This book takes a single line of code—the extremely concise BASIC program for the Commodore 64 inscribed in the title—and uses it as a lens through which to consider the phenomenon of creative computing and the way computer programs exist in culture. The authors of this collaboratively written book treat code not as merely functional but as a text—in the case of 10 PRINT, a text that appeared in many different printed sources—that yields a story about its making, its purpose, its assumptions, and more. They consider randomness and regularity in computing and art, the maze in culture, the popular BASIC programming language, and the highly influential Commodore 64 computer.
Buy or download for free.
The Brewing Academy LLC is located in Woodland, California, USA near Sacramento. We have been in Woodland since 2015 and have been operating in one form or another since 2005. In the past, we noticed that a lot of cool stuff came out for the Atari and the TI 99/4a and the Commodore, but that it always disappeared after awhile making it incredibly frustrating AND expensive for people to use their older computers. So, we decided to change that1 Our belief is that we find the coolest retro stuff we can and make sure we keep it available as long as possible.
An interesting operating system with file system compatibility to CP/M-80 (and other similarities).
"What I (Richard A. Leary) have done is attack the software side of the problem in order to make any 6502 system a truly workable disk based system. In addition a degree of compatibility is now possible not only between 6502 systems but with large parts of the world of CP/M systems. The result of my efforts is a system of software which I have named DOS/65."
Sells storage adapters, upgrades, and accessories for classic 8-bit computers, including the Atari and Commodore.
Lotharek sells hardware upgrades and replacement parts for retrocomputers, including the Commodore and Atari 8-bits.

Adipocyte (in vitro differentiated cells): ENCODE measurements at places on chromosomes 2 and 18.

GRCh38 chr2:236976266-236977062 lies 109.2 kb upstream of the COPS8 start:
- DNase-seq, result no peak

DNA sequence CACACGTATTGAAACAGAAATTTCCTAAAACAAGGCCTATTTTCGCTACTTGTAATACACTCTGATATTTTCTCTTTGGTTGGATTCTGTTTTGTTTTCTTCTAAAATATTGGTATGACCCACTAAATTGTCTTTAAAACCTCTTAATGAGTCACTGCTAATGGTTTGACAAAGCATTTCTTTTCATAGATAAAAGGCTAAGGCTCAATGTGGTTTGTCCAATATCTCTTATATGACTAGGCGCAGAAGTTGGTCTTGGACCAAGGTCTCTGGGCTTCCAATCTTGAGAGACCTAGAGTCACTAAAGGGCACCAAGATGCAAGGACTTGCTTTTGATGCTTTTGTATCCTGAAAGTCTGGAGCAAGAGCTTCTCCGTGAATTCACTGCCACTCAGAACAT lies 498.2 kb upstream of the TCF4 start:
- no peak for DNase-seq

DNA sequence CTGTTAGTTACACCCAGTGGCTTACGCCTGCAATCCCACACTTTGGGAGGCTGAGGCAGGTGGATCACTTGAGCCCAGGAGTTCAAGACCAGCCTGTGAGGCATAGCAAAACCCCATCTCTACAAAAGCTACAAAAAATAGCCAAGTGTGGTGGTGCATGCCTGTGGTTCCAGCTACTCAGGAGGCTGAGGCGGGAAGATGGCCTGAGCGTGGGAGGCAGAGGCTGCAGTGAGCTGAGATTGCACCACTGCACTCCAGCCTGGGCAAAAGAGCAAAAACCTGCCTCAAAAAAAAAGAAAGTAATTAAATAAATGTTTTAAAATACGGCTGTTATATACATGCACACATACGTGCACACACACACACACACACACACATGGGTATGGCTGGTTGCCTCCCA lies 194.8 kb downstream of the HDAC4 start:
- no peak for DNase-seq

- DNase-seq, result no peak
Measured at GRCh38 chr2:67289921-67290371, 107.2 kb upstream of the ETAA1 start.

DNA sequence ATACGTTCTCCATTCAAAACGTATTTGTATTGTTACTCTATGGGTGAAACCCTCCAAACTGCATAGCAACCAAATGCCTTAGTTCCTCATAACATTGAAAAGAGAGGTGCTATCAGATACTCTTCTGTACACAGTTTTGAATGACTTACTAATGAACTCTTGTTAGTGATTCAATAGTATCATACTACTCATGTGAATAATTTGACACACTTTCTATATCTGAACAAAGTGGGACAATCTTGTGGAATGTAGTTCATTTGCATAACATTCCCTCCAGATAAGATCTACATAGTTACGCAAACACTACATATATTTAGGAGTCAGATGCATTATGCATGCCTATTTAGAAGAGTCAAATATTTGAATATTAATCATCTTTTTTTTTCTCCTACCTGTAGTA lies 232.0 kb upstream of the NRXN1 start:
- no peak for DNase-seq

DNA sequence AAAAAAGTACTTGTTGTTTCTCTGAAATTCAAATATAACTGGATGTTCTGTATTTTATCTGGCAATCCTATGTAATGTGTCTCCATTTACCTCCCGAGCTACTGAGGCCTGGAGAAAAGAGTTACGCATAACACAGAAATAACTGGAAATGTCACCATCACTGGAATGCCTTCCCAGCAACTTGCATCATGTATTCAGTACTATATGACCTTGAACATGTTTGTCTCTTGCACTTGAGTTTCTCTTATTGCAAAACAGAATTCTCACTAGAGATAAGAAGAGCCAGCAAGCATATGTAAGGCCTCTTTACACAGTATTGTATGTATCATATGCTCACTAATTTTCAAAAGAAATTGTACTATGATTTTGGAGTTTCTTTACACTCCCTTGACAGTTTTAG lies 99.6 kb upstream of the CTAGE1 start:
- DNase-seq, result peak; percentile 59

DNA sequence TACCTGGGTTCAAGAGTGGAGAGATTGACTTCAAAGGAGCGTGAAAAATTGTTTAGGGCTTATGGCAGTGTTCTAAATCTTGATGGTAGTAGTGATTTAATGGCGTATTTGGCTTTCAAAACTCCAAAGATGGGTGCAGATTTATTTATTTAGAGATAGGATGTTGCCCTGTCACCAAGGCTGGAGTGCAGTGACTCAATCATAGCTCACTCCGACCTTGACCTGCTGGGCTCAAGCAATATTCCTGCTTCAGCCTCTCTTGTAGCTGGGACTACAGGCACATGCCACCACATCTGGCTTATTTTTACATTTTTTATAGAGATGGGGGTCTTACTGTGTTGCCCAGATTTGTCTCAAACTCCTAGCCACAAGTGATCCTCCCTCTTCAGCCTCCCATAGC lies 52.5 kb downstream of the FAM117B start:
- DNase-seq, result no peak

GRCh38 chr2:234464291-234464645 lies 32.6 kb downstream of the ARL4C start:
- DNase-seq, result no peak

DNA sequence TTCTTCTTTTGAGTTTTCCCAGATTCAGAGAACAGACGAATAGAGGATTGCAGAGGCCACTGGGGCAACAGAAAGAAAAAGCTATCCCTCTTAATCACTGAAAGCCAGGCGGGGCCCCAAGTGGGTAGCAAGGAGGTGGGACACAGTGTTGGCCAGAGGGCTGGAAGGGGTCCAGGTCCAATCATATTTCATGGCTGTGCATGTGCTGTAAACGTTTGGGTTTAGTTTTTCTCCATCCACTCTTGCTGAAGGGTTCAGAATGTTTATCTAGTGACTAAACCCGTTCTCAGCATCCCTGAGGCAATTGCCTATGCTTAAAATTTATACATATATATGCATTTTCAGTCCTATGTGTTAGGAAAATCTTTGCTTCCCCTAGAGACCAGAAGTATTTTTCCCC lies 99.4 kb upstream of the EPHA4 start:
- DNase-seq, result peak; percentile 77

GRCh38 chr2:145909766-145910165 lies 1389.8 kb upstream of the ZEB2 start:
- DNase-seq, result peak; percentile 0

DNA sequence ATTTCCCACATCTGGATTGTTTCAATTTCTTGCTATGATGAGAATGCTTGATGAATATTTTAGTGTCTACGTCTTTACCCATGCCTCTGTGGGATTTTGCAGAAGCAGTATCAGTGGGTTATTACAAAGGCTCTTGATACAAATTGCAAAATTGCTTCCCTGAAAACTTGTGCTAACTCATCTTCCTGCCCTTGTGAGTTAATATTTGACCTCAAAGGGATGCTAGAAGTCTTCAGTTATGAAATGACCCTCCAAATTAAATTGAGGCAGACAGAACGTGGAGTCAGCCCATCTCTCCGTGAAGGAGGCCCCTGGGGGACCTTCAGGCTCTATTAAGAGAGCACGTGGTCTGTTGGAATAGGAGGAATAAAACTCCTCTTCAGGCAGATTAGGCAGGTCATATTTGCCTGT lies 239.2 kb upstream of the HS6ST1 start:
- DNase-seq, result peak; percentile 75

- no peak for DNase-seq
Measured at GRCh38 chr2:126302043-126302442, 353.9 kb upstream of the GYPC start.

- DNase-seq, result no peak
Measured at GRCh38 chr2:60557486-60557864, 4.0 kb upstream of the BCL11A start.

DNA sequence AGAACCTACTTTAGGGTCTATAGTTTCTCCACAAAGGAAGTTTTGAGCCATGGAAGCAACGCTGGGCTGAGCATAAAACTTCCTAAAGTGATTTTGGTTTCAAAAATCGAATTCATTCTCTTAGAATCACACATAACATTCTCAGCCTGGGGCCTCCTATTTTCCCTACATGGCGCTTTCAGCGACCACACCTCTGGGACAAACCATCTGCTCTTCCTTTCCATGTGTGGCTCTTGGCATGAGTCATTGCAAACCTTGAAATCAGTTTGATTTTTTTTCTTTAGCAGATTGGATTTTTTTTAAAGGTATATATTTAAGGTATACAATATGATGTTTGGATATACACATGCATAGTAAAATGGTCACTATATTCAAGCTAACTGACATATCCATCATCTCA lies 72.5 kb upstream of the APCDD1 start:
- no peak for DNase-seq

The Transactor was started life in 1978 as a Commodore Business Machines publication used to explain low level details of the Commodore PET. In 1982 it was reborn as a bimonthly independent magazine published out of Milton Ontario (Toronto) covering all 8bit Commodore’s. This revised magazine used the slogan new slogan was “The Tech News Journal for Commodore Computers” and was paid for through advertising and subscription prices. A quick scan of the covers below and you will be able to see when this change occurred. The Commodore Transactors were mass produced using a very inexpensive mimeograph technology while the independent magazine was created using a proper printing press.
Both publications were known for their depth. They covered hardware hacking in detail and were read by serious users. One issue even boasted that it was 95% advertising free right on the cover.
Cases and replacement parts for Amiga computers. The cases even have mountpoints for popular aftermarket hardware upgrades, and even a RasPi 3 or 4 if you just want the shell!
If you have an interest in the Commodore 64 (C64), SX-64 and Commodore 128 (C128) and all the various hardware that comes with that, like 1541 disk drives, modems, 1702 monitors, etc, then the Commodore Computer Club and Users Group is for you.
We also discuss the Commodore Amiga, VIC-20, Commodore 16 (C16), Plus/4, CBM PET and even the C64 Direct-to-TV (C64DTV) designed by Jeri Ellsworth. If it’s Commodore related, we discuss it at our meetings.
The goal of the club is to have monthly meetings and discuss cool things that are still happening in the scene as well as share project ideas or concepts and to inspire each other for new ones.
In May of 2011 we started the Retro Computing Club as a “sister” club to compliment and cover other vintage computers like Apple, Atari, IBM PC, Tandy, Texas Instruments, Macintosh and more along with video game consoles like Nintendo, Vectrex, Sega, etc.